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Jul 26, 2010 2:06 PM by Letitia Walker

4 day week could hurt students

COLUMBIA, La. (AP) - Four-day school weeks in Caldwell Parish

are a favorite of students and teachers, but a comparison of test

scores before and after shortened weeks show student achievement

could be suffering.

With funding in short supply statewide, many local school

districts are researching the viability of four-day school weeks -

weighing the financial savings against the effect on student

achievement.

Caldwell Parish Schools adopted the four-day week two years ago

and plans to continue for the upcoming school year. Union Parish

recently made the decision to consolidate schools and reduce the

school week to four days to save money.

A comparison of Caldwell Parish fourth-grade LEAP scores from

2007 before the shortened week to those of the 2010 spring scores

shows that the percentage of students scoring basic and above

dropped in three out of four subject areas.

The number of students scoring basic and above in English

language arts increased 5 percent, but fell 4 percent in math, 7

percent in science and 8 percent in social studies.

Eighth-grade scores also were down in three out of four subject

areas. The percentage of students in eighth grade scoring basic or

above was down 2 percent in English language arts, down 9 percent

in math, down 9 percent in science and up 1 percent in social

studies.

Students qualifying for promotion from grade four to five has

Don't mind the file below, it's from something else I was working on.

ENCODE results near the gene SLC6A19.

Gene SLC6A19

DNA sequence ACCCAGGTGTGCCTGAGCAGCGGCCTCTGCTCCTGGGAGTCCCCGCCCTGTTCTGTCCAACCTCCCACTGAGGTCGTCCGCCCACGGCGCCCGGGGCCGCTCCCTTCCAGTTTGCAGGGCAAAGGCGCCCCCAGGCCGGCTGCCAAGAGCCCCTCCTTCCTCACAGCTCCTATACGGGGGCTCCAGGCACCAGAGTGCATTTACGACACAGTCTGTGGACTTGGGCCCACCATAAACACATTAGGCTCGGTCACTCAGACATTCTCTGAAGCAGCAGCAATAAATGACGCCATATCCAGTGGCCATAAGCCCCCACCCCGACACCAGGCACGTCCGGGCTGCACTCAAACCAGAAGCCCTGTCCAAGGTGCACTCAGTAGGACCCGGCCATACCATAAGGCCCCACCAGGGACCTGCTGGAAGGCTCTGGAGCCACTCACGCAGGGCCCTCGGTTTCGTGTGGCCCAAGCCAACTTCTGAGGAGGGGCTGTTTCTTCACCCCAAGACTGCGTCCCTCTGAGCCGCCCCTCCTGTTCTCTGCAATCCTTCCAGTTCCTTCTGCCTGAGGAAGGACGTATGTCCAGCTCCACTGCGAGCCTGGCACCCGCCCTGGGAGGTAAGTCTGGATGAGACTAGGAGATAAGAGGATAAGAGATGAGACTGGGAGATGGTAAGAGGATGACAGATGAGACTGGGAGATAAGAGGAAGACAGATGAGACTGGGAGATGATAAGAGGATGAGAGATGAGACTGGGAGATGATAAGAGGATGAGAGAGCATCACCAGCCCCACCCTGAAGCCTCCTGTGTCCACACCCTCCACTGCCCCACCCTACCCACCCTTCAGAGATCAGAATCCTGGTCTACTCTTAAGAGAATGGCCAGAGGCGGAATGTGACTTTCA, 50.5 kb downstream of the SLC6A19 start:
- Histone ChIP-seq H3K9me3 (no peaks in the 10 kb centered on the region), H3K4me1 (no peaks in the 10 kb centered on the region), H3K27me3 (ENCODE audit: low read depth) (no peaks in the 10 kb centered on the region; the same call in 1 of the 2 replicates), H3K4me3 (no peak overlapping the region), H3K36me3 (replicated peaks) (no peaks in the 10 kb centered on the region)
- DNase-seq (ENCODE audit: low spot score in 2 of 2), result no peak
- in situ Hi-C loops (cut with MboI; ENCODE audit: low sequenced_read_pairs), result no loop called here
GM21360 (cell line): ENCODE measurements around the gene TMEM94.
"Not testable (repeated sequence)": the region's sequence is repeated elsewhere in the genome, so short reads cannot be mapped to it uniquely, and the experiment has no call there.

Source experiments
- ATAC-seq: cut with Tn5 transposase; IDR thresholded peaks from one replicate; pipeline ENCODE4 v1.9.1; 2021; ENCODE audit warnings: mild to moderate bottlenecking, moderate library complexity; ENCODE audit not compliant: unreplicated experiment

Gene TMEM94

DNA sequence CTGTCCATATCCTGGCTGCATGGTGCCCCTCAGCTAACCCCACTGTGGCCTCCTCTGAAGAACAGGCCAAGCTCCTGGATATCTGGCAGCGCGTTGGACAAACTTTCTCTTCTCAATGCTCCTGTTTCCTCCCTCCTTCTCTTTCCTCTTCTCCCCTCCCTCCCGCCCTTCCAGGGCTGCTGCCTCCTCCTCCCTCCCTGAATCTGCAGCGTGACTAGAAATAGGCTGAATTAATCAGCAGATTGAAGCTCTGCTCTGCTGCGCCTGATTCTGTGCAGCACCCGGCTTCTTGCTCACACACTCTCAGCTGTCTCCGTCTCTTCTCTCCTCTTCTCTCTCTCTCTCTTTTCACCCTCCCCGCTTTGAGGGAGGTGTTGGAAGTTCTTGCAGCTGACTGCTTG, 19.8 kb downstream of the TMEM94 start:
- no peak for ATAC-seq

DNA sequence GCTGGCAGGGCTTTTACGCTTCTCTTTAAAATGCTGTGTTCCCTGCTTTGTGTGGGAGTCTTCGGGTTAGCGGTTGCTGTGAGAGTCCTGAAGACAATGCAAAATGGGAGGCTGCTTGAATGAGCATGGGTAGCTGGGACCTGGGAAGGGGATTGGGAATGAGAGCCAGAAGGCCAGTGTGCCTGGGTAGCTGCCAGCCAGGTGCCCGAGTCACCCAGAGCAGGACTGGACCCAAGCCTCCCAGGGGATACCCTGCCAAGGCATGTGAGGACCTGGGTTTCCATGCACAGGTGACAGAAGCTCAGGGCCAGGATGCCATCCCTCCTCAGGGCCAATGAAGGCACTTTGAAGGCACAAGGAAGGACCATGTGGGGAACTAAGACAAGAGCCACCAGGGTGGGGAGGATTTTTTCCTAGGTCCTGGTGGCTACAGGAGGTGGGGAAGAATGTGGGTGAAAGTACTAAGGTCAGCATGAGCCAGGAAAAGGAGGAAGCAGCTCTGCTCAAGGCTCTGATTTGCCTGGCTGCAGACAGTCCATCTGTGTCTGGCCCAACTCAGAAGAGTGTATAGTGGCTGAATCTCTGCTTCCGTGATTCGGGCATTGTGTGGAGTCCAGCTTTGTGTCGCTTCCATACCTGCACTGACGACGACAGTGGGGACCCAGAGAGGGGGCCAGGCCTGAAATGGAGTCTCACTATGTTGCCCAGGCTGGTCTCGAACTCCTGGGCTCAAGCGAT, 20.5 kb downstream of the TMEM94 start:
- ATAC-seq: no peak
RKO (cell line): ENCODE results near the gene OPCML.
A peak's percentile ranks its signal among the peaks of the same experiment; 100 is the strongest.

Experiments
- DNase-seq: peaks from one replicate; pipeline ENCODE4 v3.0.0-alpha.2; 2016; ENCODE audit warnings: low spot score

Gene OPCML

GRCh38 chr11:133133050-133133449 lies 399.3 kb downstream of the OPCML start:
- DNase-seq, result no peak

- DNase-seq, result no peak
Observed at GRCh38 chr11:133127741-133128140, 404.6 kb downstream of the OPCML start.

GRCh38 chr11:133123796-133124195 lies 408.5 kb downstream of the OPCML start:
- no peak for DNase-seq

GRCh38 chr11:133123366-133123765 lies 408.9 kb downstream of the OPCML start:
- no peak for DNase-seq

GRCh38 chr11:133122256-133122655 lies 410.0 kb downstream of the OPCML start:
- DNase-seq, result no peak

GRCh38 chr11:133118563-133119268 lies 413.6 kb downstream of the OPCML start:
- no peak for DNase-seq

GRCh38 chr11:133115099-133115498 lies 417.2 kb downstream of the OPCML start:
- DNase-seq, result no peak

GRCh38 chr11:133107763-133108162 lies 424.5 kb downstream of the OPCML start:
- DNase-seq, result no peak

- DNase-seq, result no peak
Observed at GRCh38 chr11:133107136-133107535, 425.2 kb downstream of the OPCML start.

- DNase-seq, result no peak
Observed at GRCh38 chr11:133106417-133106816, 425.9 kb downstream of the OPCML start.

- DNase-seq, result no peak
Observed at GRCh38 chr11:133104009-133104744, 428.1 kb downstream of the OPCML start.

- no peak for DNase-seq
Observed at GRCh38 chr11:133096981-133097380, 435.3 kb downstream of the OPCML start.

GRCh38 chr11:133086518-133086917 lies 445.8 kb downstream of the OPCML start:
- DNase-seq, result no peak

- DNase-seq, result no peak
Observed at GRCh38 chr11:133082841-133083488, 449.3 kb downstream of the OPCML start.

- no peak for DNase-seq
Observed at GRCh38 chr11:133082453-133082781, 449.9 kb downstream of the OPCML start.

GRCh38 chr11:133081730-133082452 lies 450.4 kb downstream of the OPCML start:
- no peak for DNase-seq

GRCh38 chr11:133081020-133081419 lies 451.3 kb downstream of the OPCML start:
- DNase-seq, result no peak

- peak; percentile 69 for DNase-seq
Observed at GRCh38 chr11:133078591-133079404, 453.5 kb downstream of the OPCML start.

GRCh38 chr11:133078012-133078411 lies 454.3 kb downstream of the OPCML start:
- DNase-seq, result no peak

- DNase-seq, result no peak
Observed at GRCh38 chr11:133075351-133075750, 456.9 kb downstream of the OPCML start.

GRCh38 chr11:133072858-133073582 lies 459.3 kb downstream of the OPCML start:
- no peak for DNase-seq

remained the same as in 2007, but students meeting promotional

standards in eighth grade are down four points.

Superintendent John Sartin said the district's larger picture

shows increases in district performance scores from 2007. District

performance scores are a combination of a school district's

individual students scores on LEAP, iLEAP and Graduate Exit Exam,

as well as attendance and dropout rates and graduation outcomes.

The district performance score in Caldwell Parish has increased

from 92.8 in 2007 to 96 in 2009. Scores for 2010 have not yet been

released.

A Louisiana State Department of Education comparison of the

average percentage of students scoring basic and above to include

grades three through 12 ranks Caldwell Parish among the bottom

eight in the state for percentage of change. Ouachita and Jackson

showed a 1 percent reduction and Avoyelles Parish showed no change.

Beauregard, Caldwell, Catahoula, St. Landry, and Webster Parishes

grew 1 percent.

Sartin said he believes the shortened school week is

"absolutely not" adversely affecting student performance.

"We certainly are looking at that very carefully," he said.

"If we felt like it was overall adversely affecting our score, we

would have to look at changing."

Ouachita Parish and Monroe City Schools have researched the

financial impact of reducing the number of days per week.

Lincoln Superintendent Danny Bell said the four-day week is not

something he believes would be well tolerated by his community.

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